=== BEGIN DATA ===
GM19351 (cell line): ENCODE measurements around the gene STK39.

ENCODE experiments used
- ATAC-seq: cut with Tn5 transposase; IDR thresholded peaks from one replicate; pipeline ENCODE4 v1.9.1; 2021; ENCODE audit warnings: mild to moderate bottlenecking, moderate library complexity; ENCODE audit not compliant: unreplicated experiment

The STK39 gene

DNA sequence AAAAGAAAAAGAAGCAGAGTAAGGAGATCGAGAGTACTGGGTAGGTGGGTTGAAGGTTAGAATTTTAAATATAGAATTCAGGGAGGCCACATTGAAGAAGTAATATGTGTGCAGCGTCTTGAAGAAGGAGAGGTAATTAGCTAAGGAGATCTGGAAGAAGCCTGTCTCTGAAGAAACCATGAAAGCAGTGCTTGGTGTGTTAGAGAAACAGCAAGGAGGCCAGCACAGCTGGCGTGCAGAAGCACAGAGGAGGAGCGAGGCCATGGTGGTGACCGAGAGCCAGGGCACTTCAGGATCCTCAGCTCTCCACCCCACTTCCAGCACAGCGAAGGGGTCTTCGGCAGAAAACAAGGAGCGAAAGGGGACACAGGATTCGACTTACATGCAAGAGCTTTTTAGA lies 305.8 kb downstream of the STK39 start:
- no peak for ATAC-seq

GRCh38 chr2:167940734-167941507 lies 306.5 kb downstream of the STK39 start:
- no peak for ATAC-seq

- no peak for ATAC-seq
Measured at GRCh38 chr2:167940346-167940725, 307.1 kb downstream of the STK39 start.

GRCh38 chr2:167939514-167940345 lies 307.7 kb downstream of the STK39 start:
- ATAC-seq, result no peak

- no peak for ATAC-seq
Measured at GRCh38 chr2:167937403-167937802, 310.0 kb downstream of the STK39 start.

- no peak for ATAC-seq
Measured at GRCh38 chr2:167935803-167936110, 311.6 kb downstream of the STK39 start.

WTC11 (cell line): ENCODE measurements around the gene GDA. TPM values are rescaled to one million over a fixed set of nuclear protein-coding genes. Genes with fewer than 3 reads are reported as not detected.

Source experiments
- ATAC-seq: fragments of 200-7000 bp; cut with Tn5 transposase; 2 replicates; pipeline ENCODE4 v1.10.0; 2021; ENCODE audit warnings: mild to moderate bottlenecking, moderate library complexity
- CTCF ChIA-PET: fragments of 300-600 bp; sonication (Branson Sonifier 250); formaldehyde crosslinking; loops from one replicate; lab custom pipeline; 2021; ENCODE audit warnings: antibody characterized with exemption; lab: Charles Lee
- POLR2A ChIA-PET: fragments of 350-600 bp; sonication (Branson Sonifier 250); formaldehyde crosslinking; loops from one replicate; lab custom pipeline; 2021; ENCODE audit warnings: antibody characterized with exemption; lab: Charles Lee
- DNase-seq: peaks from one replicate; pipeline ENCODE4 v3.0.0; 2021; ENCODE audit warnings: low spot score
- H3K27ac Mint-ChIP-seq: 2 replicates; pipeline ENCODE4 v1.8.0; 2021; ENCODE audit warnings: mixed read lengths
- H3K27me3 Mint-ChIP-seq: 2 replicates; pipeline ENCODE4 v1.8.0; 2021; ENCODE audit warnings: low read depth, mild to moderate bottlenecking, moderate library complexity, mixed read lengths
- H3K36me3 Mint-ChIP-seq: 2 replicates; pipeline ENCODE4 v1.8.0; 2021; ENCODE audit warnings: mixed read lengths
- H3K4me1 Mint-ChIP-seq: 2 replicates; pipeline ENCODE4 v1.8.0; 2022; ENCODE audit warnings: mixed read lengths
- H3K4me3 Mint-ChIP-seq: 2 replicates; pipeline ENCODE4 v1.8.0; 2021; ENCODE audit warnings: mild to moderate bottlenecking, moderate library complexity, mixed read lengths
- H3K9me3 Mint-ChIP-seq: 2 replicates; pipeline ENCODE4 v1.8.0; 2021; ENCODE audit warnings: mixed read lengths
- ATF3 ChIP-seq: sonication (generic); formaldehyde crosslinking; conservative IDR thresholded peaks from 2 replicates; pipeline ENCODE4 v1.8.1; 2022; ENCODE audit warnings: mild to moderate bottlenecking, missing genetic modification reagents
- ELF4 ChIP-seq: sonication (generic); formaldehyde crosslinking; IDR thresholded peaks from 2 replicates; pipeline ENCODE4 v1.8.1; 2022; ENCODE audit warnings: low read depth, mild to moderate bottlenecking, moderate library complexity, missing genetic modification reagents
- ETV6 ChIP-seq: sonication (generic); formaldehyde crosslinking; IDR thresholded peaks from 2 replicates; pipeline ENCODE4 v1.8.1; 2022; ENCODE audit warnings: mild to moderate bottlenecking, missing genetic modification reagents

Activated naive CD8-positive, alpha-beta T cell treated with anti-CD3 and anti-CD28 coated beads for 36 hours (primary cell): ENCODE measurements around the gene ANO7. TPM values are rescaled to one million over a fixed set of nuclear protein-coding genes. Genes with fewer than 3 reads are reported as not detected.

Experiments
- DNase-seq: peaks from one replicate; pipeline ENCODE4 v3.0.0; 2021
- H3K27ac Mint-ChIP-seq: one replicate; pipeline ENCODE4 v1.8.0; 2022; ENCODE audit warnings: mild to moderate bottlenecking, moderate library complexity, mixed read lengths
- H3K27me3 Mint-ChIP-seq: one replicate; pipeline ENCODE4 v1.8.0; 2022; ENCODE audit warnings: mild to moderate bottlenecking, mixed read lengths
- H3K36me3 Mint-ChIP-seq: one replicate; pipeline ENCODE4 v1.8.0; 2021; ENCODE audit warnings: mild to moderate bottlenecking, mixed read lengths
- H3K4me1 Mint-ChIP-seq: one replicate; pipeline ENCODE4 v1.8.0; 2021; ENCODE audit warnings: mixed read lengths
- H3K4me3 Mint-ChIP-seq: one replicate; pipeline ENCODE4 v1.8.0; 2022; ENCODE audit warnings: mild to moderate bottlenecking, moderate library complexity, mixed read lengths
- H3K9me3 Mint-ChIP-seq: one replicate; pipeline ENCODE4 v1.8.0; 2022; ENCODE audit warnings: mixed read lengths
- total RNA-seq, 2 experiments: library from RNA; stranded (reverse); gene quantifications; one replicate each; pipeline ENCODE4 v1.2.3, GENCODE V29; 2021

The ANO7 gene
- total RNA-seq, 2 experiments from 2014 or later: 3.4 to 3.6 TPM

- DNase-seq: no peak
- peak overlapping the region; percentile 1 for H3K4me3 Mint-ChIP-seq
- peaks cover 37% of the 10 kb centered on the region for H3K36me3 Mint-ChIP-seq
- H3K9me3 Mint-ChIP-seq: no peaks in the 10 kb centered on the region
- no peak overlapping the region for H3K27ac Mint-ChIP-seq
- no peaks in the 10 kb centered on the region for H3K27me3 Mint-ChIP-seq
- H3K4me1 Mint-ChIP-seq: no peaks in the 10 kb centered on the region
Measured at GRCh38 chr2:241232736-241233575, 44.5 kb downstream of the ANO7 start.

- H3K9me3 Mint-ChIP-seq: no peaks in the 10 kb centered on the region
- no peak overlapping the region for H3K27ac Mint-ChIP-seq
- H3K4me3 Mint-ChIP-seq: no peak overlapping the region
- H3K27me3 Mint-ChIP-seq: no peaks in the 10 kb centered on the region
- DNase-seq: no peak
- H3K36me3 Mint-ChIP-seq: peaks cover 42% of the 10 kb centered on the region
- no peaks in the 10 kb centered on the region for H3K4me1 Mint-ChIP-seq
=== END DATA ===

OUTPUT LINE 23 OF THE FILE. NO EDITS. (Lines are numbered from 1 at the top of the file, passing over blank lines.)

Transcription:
- H3K27ac Mint-ChIP-seq: 2 replicates; pipeline ENCODE4 v1.8.0; 2021; ENCODE audit warnings: mixed read lengths